What I do, I did with aplomb these last two days while on the road. I put in place the opportunity for several shops to build a brand’s name. And you know, it feels pretty good to be at the beginning of what I know is going to be swift and strong growth for both brands. I believe it with my whole being.
I opened three Cornelius & Anthony accounts with the Daddy Mac. And, I sold hand-carved meerschaum pipes that were good enough to grace the cabinets of one of the oldest and most respected pipe shops in the state of Illinois – Jon’s Pipe Shop in Champaign, Illinois.
It’s a challenge to introduce any new boutique cigar to shop owners. They never know if the product is going to sell or not. But with the relationships that I’ve built up over the years, some will take the chance and put the cigar on their shelves IF they feel it is good enough. No one will buy just because they like me (though it helps if they do).
For the Daddy Mac, the one reason it sold was the taste. True, the construction and the appearance were spot on, but each and every person who smoked that cigar would take it out of their mouths, look at the burning stogie, and mumble to themselves, “This is an excellent tasting cigar,” or some form of accolade. The price wasn’t even questioned by any of the owners. They wanted to sell that cigar! They knew they had – HAVE – something unique.
The cigar is now in four shops and the brand is beginning to receive recognition. The company has placed ads, but you can’t smoke an ad. And there’s really no proof that any ad in a cigar magazine is worth its salt. But you have to do it – even if the ad is subliminally seen. That’s the nature of this business.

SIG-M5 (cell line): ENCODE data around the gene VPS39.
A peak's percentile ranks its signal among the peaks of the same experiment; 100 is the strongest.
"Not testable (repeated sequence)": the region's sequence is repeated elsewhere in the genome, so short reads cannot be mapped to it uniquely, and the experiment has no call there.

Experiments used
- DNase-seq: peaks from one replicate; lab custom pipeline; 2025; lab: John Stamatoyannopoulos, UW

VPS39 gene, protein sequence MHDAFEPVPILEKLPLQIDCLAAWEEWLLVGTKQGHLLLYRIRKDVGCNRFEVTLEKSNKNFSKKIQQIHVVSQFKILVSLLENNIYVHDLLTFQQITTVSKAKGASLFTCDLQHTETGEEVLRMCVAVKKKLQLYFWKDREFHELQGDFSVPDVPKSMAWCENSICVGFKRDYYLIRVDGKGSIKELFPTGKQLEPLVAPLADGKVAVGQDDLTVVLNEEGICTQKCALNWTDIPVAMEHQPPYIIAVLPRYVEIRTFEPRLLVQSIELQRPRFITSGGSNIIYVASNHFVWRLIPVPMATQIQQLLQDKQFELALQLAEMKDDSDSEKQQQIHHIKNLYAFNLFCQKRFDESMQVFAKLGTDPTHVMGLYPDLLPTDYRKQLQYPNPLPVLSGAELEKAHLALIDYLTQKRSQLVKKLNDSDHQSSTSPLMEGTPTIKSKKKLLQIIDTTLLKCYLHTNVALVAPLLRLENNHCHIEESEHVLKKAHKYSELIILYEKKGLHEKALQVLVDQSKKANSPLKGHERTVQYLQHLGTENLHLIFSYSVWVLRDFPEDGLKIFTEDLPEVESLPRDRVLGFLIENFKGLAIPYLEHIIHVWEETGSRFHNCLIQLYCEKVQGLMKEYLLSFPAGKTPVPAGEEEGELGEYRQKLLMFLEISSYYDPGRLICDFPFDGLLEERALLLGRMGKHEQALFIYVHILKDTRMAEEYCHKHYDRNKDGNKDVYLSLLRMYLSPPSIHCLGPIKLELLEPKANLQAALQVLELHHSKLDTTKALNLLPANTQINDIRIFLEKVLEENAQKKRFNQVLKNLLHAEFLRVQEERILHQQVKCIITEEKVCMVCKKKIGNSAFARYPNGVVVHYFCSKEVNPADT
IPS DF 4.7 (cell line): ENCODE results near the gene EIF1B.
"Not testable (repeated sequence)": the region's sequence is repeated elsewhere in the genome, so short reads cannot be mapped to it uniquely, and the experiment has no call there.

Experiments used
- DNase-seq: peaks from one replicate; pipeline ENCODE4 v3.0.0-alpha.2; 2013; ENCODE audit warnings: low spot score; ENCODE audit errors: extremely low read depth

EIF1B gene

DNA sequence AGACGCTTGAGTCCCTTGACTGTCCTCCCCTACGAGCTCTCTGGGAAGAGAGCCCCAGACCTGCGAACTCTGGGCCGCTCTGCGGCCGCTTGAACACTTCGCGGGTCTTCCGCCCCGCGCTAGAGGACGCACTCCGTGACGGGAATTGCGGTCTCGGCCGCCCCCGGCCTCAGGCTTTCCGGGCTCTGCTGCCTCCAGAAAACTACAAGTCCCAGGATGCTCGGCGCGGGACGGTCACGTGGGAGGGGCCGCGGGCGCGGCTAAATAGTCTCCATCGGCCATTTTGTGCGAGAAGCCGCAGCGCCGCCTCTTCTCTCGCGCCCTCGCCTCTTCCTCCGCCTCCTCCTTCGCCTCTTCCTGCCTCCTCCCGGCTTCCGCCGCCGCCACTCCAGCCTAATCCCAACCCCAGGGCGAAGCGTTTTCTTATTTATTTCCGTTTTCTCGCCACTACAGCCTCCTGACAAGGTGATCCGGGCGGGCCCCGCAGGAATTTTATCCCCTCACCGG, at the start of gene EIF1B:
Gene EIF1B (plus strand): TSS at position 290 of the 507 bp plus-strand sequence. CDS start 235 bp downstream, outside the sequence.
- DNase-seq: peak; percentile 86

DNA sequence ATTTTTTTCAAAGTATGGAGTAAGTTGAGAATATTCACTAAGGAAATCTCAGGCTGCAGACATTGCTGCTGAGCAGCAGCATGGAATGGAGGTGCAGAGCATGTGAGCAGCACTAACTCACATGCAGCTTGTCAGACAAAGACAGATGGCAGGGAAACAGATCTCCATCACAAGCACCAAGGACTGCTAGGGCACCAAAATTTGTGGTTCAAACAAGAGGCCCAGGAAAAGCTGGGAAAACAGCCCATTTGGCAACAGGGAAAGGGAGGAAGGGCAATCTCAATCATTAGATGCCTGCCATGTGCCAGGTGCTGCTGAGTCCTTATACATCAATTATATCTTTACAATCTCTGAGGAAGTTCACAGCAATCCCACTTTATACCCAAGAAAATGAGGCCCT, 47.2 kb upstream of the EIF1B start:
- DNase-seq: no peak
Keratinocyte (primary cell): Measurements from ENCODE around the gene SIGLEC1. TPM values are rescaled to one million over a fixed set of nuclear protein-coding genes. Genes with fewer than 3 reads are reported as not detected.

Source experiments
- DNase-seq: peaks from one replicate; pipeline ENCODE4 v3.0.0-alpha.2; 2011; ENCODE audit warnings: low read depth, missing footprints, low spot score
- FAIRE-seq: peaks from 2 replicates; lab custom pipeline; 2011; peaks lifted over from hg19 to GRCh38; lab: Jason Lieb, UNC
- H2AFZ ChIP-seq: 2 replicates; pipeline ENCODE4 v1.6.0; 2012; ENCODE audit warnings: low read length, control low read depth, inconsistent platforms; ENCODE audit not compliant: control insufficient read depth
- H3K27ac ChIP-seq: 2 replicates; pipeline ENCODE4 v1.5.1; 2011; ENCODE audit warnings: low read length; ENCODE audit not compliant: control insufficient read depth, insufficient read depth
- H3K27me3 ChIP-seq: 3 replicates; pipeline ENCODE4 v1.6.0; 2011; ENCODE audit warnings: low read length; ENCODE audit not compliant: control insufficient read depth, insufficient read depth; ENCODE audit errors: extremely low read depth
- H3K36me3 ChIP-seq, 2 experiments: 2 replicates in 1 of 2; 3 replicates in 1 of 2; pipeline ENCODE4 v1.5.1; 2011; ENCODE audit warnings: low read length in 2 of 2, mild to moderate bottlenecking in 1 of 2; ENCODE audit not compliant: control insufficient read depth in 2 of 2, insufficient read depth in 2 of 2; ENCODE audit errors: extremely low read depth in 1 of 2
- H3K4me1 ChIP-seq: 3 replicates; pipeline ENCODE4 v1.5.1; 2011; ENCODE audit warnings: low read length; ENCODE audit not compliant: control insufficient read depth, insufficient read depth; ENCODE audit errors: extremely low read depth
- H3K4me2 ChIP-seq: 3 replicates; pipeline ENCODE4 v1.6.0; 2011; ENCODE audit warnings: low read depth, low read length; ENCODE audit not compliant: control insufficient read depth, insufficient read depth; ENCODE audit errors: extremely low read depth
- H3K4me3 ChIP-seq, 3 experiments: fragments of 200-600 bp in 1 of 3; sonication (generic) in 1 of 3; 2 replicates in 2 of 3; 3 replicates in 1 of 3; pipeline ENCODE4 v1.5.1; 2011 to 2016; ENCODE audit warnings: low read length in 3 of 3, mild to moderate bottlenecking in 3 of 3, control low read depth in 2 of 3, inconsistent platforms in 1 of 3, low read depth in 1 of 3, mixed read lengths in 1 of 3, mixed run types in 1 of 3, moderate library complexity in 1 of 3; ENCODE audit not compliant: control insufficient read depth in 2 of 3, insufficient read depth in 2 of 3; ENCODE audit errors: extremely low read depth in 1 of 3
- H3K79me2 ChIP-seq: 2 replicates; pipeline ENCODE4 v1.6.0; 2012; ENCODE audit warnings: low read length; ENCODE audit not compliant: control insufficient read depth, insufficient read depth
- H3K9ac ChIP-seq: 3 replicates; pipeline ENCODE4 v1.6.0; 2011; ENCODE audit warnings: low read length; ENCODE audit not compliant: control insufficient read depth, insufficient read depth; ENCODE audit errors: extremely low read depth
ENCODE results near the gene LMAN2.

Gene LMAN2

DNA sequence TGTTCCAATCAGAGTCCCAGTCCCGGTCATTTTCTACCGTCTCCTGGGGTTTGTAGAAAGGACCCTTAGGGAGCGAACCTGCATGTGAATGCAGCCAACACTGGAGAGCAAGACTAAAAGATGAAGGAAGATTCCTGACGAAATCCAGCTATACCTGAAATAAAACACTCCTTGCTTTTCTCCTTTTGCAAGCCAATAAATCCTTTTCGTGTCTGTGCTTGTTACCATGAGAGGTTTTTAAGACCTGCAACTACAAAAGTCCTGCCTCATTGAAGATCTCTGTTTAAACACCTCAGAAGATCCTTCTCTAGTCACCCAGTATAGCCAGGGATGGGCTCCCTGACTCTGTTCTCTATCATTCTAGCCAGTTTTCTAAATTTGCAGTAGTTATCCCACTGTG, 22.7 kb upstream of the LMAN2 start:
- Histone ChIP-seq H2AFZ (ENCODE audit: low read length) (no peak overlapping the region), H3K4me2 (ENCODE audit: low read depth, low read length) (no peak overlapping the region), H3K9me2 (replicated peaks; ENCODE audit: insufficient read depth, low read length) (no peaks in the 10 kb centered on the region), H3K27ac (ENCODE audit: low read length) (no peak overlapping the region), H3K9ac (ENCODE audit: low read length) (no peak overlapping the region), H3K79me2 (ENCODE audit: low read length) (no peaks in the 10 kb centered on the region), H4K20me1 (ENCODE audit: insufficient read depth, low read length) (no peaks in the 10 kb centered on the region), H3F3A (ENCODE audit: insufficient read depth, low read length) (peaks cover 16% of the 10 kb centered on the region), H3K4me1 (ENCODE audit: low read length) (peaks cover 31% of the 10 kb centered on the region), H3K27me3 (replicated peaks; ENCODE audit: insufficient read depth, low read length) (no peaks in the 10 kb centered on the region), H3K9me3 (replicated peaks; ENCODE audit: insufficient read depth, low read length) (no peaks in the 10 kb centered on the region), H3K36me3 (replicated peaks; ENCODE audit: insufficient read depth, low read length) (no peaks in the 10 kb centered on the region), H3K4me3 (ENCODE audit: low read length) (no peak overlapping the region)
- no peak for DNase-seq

What’s really going to get that brand going is word-of-mouth and we’ve talked enough about that. And let me tell you, that cigar’s taste is going to spread like wild fire.
Pipes are even more difficult to get on the shelves of shops that have any reputation for selling only the best. Pat at Jon’s, and his manager Mike, are two of my harshest critics when it comes to pipes. I’ve been trying to get the briar variety in Pat’s shop since I took on the additional revenue generator. So it was with some trepidation that I had the moxy to bring the meerschaum pipes I now represent and flaunt them to a couple of very persnickety experts.
I took out the cases and immediately Mike opens them, takes the pipes out and gives the pipes an overview. The tension builds. He’s testing now. He begins by gently running a pipe cleaner through the stem to see if the stem’s opening and the pipe’s shank is exact – the true sign of a well-made pipe – briar or meerschaum. I just stood back as he went through the entire selection I brought in with me.
In the meantime, Pat walks in and notices that Mike is busy with the pipes. We say hey and he gets down to business doing to same thing that Mike is doing. They look over the finish, the artistry of the carving, the proportion, and test to feel if the pipe is balanced in the hand. Pat puts a few aside and looks at me and says “Can I have these?” I almost squealed!
What a coup, I thought to myself! Not only did he like a few of the pipes enough to purchase them, but this is the beginning of seeing Celebi pipes in the Midwest – or to be grandiose – in the United States. You see, Ismail, through the distributor I use for pipes, never had his name associated with pipes outside of Turkey and now he has pipes on the shelves at Jon’s Pipe Shop!
This is how a brand is built. Slowly. Bit by bit. These manufacturers that think they can saturate the market with their cigars and/or pipes and build a brand are sadly mistaken. Sure they may sell cigars and/or pipes, but that isn’t brand building. That’s selling a widget. Brand building takes time – sometimes a very long time. But every well-known brand of cigars or pipes was once a Cornelius & Anthony or a Celebi. Every single one.